Replay Value: 8
Number Of Players: 1
Don't get me wrong, Metal Gear Acid 2 does a great job of expanding upon the design that made its predecessor such a compelling and intellectually stimulating strategy game. Once again, players have to manipulate Snake's movements and attacks within the three-dimensional environment by using cards that are randomly drawn from a custom deck. Different cards allow Snake to move, make attack, use items, set traps, and wear equipment. Any cards you play increase the amount of time that you have to wait between turns. The same goes for any enemy soldiers in the environment. It's a chess match, basically, in that you have to put together a deck of useful cards and then play them so that you don't end up stuck waiting for your next turn while a group of enemy soldiers tears into Snake with their rifles. Anyone that played the original game will appreciate that Snake can now crawl, stand up, hang, knock, and punch at any time while moving, as opposed to only being able to do so only at the end of a turn. Furthermore, there are more than 500 unique cards to use this time around, and many of them can be upgraded to dole out more damage or to extend the length of time they remain active.
It was sweet how the first Metal Gear Acid still managed to feel like a Metal Gear Solid game, despite the card-oriented turn-based design. That's also true of Metal Gear Acid 2. You can hide in cardboard boxes, take aim with lethal and non-lethal guns, and sneak up on soldiers and take them out with brutal martial arts moves. It's a good idea to avoid face-to-face confrontations, though, and you definitely should hide out when spotted. Those are pretty much the same strategies you'd use when playing any of the action-oriented Metal Gear games on the PS2 or Xbox. All of the cards in the game are based on characters, items, and objects drawn from the half-dozen or so Metal Gear games that have come out through the years. It's particularly notable that a fair number of the 300 additional cards in Acid 2 incorporate status ailments and CQC attacks taken right out of Metal Gear Solid 3. Also, while the environments in the first Metal Gear Acid were fairly generic, many of the structures and characters in this new game bear a striking resemblance to the places and people found in Metal Gear Solid 2 and Metal Gear Solid 3.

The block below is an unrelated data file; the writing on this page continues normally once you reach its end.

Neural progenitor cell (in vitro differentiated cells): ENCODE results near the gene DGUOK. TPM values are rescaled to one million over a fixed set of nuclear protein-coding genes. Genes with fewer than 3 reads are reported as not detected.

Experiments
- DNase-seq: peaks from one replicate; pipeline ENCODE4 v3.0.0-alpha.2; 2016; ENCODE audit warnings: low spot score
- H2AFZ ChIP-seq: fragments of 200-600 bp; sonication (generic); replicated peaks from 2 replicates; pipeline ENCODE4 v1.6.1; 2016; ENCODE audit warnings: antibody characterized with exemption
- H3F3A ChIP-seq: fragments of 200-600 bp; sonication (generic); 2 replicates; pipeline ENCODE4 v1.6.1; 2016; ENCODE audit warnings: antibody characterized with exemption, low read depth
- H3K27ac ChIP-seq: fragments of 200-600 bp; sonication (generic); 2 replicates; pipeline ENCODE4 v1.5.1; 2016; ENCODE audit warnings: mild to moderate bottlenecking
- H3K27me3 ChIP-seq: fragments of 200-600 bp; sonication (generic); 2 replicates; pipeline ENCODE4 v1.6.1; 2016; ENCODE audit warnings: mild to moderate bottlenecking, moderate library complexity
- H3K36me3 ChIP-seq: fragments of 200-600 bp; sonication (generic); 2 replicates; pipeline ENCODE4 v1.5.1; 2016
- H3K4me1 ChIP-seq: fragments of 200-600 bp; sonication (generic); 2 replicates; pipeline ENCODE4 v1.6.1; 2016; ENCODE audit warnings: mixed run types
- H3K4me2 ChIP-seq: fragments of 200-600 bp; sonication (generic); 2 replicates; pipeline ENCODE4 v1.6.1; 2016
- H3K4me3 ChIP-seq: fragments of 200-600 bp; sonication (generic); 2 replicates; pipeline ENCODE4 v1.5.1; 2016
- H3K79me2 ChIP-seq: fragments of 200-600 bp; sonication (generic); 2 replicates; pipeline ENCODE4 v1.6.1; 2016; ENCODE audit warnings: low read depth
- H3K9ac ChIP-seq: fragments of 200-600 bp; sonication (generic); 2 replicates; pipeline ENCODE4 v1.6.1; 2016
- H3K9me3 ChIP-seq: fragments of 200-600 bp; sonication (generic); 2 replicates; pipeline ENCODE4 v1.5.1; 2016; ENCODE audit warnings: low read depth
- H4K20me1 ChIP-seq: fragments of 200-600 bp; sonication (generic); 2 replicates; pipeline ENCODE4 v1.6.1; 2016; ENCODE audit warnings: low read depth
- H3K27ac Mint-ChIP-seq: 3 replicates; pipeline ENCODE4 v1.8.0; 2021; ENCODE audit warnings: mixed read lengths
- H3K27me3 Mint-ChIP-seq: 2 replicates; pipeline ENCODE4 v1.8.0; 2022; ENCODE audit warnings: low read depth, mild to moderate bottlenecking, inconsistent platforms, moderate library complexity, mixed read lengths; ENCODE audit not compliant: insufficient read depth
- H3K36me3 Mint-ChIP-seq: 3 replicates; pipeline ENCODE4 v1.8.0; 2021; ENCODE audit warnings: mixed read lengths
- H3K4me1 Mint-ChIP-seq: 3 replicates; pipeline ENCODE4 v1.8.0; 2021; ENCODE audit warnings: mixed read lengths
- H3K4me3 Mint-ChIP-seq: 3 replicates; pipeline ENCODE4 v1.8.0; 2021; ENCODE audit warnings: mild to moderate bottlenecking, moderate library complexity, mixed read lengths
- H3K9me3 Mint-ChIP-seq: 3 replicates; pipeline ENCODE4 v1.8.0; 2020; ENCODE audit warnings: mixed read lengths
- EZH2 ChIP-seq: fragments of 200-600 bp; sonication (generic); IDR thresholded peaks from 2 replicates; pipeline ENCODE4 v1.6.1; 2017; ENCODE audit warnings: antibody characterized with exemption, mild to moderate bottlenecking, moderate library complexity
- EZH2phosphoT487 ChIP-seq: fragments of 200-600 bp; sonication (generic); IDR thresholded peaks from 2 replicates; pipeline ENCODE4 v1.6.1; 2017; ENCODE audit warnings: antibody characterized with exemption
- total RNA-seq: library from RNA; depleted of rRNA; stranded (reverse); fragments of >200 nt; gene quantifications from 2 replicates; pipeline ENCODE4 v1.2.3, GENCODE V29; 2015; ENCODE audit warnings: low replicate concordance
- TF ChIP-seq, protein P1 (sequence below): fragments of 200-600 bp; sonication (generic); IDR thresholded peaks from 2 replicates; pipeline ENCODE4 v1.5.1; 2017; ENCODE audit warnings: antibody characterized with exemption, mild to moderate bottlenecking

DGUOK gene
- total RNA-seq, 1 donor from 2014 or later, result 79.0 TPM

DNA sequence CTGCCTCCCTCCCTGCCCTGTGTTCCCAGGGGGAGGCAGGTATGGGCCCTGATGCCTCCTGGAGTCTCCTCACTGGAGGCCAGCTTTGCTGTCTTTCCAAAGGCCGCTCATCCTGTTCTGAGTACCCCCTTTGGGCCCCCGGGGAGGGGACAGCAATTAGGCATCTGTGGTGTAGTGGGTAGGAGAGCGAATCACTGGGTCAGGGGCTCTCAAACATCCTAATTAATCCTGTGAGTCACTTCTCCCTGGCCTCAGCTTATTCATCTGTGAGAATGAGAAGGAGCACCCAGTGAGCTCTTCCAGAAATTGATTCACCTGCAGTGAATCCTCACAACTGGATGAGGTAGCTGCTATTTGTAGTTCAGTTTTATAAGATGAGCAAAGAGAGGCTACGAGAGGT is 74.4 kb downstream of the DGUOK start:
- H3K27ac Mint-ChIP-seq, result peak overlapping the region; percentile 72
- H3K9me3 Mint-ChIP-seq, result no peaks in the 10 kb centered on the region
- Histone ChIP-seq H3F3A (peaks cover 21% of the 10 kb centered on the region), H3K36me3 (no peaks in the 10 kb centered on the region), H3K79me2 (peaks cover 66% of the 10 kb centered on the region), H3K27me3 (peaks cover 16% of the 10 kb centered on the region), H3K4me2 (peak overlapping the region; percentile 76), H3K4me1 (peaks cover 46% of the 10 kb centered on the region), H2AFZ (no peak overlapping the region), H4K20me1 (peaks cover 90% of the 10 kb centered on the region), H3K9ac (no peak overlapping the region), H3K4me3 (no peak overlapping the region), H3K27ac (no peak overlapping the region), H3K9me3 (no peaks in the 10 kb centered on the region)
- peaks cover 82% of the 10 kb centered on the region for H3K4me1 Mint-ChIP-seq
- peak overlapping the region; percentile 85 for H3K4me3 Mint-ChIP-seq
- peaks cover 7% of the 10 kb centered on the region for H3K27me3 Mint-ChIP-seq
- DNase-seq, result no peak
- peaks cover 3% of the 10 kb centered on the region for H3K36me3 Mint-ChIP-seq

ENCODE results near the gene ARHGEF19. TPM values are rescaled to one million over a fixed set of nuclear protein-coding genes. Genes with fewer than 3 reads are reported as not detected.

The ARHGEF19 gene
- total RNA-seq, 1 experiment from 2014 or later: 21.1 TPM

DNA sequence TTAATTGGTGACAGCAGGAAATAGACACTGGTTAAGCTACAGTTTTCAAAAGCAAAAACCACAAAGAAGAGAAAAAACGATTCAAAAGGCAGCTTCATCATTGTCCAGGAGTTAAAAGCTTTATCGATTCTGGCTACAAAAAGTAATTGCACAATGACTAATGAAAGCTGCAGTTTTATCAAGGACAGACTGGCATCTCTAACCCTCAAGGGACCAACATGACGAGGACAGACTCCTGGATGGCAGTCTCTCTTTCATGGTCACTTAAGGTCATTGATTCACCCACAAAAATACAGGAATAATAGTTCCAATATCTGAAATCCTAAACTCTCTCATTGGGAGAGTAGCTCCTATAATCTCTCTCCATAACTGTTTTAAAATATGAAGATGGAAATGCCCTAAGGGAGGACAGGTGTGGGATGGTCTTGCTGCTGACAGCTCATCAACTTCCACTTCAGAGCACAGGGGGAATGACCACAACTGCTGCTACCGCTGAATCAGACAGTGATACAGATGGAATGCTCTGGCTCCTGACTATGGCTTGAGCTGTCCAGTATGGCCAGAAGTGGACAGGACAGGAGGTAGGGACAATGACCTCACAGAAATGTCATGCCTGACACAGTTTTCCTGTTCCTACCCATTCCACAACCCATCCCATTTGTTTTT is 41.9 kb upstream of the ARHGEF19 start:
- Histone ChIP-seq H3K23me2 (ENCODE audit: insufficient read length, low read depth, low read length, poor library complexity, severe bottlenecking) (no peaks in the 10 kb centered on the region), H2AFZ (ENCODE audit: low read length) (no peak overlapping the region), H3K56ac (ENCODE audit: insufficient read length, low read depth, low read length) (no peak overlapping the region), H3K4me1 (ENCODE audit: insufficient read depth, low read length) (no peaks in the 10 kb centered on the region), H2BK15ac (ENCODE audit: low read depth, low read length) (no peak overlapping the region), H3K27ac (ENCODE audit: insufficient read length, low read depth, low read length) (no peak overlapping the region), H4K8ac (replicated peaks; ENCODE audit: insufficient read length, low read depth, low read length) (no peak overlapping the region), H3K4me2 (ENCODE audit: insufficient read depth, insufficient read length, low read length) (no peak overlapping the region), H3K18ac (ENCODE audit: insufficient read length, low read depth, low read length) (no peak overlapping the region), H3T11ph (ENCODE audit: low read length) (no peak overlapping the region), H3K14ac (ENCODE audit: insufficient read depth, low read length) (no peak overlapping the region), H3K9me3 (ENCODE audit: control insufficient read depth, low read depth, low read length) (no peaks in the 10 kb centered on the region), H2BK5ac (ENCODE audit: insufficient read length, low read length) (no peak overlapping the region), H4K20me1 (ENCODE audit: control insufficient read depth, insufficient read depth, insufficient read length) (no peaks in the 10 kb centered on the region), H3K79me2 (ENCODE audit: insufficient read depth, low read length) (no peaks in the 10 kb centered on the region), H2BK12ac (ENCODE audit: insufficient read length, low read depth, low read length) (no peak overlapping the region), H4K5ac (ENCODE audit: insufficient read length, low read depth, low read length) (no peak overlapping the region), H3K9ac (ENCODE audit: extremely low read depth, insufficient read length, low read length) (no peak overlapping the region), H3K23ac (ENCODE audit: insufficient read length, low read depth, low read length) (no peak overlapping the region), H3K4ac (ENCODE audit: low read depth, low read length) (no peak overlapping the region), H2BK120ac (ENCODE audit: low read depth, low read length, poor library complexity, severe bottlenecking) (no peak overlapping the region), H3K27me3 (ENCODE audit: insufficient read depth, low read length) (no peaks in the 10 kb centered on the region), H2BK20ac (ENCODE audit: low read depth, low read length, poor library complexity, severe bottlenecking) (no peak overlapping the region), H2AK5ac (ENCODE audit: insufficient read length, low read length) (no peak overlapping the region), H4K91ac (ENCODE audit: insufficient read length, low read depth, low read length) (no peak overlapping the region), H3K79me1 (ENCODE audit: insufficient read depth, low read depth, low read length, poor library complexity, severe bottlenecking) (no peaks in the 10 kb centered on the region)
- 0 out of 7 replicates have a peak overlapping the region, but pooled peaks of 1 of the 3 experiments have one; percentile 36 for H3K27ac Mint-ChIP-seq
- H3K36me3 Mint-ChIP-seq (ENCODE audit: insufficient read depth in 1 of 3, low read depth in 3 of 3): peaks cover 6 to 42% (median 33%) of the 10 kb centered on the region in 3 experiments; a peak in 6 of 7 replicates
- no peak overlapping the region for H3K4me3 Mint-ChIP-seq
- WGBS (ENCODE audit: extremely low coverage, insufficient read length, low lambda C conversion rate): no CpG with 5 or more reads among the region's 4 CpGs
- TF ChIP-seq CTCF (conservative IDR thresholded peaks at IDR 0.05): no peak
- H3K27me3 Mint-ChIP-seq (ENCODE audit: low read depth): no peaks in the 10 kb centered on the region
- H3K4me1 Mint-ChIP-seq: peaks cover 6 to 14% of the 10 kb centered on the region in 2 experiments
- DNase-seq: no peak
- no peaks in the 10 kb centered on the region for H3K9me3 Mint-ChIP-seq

About the only thing they didn't upgrade was the audio. Story scenes are conveyed through text, background paintings, and Manga style character portraits. Although some people like this comic book method of presentation, it's quite scaled back from the full-motion voice-acted scenes we're used to seeing in the console Metal Gear Solid installments. Otherwise, the sound effects and music are pretty much straight lifted from the three Metal Gear Solid games.
Audio notwithstanding, Metal Gear Acid 2 is superior to its predecessor in every way.
And yet, for some wacky reason, I didn't enjoy it as much as I did the first game. Perhaps it was because the concept of a strategy-based Metal Gear was no longer new to me. Perhaps it was because the levels were shorter. Perhaps it was because there are too many cards and too many options to pick from this time around. I admit, with the shorter levels and smarter A.I., there were a few occasions where I wanted to just move Snake around in real-time instead of selecting cards and confirming each move. I can't quite put my finger on it.
In any event, Metal Gear Acid 2 is a great strategy game and you probably should play it. There's a slim chance one or two people out there will have the same less-than-enthusiastic experience I did, but everybody else in their right mind should fall in love with what Konami has fashioned together here.